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Thread: Can no longer put this off...

  1. #21
    Mentor fender3x's Avatar
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    This paint is "low velocity" so I am actually never more than 3-4 inches away. There's definitely some splatter...but it flattens a bit as it dries and seems to sand out easily. Maybe I need to get even closer?

    Patience seems to be a major issue here. I re-read the directions. It says it is quick drying. I think I am still figuring out what that means.

    The can says it's dry enough after 10-15 min to lay down another thin coat, and that lots of thin coats are better than a thick one...so trying to do that....

    The fine print says that it's not completely dry for 24 hours. I am now reading this as "do not sand for at least 24 hours." This is an acrylic spray paint and I have noticed that I can feel a small difference when it is ready to sand. It feels dry but slightly cool from about 30 min after spraying--for hours thereafter. At some point at least 20 hours later it feels room temp. Not a big difference but perceptible. Guessing the difference is either evaporation or paranoia about sanding too soon.

    It sands flat pretty easily but is very easy to sand off around edges or places where I missed s little high spot in prep (read that "a small hole filled with a toothpick and sanded".

    Put 3-4 thin coats on last night. Waiting another 10 hours until I sand a little again....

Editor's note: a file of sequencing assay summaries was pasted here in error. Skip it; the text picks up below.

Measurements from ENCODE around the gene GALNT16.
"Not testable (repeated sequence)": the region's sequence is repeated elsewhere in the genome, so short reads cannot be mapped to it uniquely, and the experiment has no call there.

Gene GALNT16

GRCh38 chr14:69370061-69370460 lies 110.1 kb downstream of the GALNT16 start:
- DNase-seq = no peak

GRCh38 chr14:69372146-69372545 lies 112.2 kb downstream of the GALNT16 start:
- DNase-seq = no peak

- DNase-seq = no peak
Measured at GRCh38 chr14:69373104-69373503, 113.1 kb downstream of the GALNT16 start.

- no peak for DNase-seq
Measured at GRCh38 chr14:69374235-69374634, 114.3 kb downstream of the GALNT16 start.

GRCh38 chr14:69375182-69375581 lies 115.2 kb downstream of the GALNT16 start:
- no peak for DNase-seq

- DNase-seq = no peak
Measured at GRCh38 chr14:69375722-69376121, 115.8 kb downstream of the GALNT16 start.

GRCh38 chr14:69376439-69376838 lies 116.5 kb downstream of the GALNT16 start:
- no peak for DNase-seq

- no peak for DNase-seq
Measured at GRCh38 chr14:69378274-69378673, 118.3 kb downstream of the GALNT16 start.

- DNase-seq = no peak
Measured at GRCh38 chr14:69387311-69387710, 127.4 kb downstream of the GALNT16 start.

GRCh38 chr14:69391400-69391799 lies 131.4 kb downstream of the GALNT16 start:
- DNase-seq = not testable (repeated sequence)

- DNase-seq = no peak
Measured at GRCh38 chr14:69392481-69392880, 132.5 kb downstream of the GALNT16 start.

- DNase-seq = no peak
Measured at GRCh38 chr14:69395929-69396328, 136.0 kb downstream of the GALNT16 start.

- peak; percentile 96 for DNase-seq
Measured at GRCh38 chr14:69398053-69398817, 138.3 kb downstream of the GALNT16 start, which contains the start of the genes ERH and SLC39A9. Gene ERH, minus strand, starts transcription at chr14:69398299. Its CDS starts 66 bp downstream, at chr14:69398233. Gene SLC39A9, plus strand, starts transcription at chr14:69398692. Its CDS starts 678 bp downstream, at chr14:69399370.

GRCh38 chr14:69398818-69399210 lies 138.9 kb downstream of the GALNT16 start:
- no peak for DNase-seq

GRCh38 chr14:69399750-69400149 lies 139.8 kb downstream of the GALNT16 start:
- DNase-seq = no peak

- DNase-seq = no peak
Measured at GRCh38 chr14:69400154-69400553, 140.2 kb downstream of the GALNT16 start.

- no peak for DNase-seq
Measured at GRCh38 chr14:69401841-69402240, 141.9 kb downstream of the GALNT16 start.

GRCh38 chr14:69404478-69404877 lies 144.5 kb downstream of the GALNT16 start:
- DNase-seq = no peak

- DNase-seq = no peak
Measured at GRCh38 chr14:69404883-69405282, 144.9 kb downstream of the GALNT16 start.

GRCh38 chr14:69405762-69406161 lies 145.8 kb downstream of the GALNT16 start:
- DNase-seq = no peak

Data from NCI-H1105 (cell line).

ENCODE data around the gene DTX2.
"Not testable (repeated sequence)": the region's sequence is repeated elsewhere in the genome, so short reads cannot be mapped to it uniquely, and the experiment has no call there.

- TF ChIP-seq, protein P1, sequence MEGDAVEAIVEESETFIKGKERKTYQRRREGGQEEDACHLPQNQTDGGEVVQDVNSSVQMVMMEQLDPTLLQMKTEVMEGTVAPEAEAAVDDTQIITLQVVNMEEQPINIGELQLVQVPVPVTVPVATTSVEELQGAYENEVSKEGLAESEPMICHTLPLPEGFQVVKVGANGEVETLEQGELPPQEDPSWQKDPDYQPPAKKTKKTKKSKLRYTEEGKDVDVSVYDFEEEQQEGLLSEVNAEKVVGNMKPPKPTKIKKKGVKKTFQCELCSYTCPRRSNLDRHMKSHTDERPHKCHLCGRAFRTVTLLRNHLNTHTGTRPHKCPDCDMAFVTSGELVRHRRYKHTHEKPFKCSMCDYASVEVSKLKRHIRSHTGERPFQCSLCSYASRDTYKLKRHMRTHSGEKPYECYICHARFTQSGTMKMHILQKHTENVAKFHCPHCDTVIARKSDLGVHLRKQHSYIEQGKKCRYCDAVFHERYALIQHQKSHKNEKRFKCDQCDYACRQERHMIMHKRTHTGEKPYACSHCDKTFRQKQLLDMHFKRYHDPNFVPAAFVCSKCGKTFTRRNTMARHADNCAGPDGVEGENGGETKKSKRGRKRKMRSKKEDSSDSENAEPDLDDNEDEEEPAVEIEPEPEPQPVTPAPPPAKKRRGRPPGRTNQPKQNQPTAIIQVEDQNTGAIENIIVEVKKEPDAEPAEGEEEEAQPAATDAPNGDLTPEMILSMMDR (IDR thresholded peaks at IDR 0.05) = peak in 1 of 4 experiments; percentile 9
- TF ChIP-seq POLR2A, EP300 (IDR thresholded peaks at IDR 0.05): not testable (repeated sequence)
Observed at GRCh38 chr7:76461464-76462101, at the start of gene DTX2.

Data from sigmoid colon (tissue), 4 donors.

Thanks for the advice. Patience is hard.

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  2. #22
    Mentor fender3x's Avatar
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    Made some progress... I think I now have the color on the headstock and it is looking reasonably good. Put on the decal as well so that it would be ready for the top coat.

    Next project is the body...once I get the color on top and the back and sides ready, I'll order the top coat.

    One semi related question...I sort of built the area up around where the neck bolts on with binding material... But there is one place where it got a little discolored. I am thinking that maybe I can find a shade of nail polish that's close... Any other ideas?

    I think what happened is that I sanded the binding a little too deep. I tried to fill with cream colored binding dust (from sanding) and some acetone to make a paste. I think the acetone mixed with a bit of the black binding material that is sandwiched on in with the cream colored binding that goes around the top of the body. All attempts to fix it have failed so far... So now I am looking for a way to hide it rather than fix it. Click image for larger version. 

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  3. #23
    Overlord of Music FrankenWashie's Avatar
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    Quote Originally Posted by fender3x View Post